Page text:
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Still International by Design? Towards a Post-Brexit SDSR

Malcolm Chalmers
Briefing Papers, 11 May 2017
Armed Forces, Defence Spending, Brexit Briefings, Equipment and Acquisitions, Defence Management, Defence Policy, UK, UK Defence, Europe
The next British government will have to decide whether an earlier than anticipated review of the UK's military capabilities is needed.

Key Points

  • The ambitious plans for future military capability announced in the 2015 SDSR exceeded the limited resources that were made available for their fulfilment.
  • Yet, until the medium-term fiscal impact of Brexit has been clarified, plans for defence spending are unlikely to change.
  • A mini-review of defence commitments during 2017 is therefore a distinct possibility, helping to keep defence finances on a relatively stable footing until the government is ready to hold a new Spending Review, taking account of the shape of the Brexit deal.
  • This suggests that the next full-scale SDSR could start in late 2018 or 2019.

When the last SDSR was published in November 2015, it was assumed that the next one would not take place until 2020. The new government that takes office after the UK general election on 8 June will have to decide whether to stick to this timetable. One plausible outcome is that the launch of the next SDSR is brought forward to late 2018, by which time the implications of Brexit – economic and strategic – should have become much clearer.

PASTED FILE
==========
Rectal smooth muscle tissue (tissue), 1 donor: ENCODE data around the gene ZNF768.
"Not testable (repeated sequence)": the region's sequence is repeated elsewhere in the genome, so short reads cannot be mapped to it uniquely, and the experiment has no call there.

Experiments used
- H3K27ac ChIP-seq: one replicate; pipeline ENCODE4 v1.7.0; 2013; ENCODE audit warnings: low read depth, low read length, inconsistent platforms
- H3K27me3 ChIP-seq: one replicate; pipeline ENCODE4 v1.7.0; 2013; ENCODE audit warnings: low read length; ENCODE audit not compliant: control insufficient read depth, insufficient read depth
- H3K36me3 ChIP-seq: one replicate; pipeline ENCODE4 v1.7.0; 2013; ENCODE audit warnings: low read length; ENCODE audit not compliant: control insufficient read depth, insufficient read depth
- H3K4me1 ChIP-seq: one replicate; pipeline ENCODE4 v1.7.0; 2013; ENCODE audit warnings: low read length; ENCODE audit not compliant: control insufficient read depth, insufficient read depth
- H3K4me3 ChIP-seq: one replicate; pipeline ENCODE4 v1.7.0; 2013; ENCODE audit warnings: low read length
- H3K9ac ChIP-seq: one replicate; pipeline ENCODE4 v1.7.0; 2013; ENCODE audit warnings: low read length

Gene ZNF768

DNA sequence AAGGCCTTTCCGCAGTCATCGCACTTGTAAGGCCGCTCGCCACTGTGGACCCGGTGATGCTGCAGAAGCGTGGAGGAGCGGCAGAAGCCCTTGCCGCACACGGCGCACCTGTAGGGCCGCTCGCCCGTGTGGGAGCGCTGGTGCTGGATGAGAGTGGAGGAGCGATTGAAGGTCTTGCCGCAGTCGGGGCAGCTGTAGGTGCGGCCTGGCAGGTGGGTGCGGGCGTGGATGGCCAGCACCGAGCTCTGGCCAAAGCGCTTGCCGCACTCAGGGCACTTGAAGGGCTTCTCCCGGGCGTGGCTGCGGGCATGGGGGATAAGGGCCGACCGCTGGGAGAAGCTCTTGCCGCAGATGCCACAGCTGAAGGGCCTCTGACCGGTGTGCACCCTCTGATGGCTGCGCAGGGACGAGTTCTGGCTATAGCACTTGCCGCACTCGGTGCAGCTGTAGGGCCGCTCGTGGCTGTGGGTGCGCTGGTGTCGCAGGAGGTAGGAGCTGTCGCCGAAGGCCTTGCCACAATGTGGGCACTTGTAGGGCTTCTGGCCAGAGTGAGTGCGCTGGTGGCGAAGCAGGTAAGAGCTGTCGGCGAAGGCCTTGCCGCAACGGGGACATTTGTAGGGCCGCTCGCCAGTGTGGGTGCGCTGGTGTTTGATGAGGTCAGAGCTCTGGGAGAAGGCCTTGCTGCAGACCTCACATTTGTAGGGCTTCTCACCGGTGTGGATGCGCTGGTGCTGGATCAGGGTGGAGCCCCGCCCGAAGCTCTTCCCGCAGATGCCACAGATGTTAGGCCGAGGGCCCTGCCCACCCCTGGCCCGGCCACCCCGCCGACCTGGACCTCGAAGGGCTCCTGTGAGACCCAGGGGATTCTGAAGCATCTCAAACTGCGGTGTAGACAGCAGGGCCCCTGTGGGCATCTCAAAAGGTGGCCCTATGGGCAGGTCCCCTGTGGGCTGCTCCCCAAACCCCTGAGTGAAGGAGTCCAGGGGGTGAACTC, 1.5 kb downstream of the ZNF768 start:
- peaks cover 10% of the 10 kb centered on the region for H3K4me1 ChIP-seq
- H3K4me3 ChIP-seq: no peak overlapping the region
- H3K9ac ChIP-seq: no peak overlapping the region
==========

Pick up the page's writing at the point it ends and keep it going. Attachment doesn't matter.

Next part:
The case for delay, beyond the immediate post-election period, will be strengthened by Prime Minister Theresa May’s support for maintaining the UK’s position as the only G20 country to spend both 2% of its GDP on defence and 0.7% of its GNI on development aid.2 At a time of increased uncertainty about what Brexit means for the UK’s international role, the dual commitments on defence and aid will be used to make the case that ‘Global Britain’ is much more than just a slogan. Yet this probably also means that, until the medium-term fiscal impact of Brexit has been clarified, current plans for defence spending are unlikely to change. No major new injection of cash into the defence budget, at least for the next two years, seems to be on the cards.

Author

Malcolm Chalmers
Deputy Director-General

Professor Malcolm Chalmers became Deputy Director-General of the Royal United Services Institute (RUSI) on 30 November 2015. He is... read more

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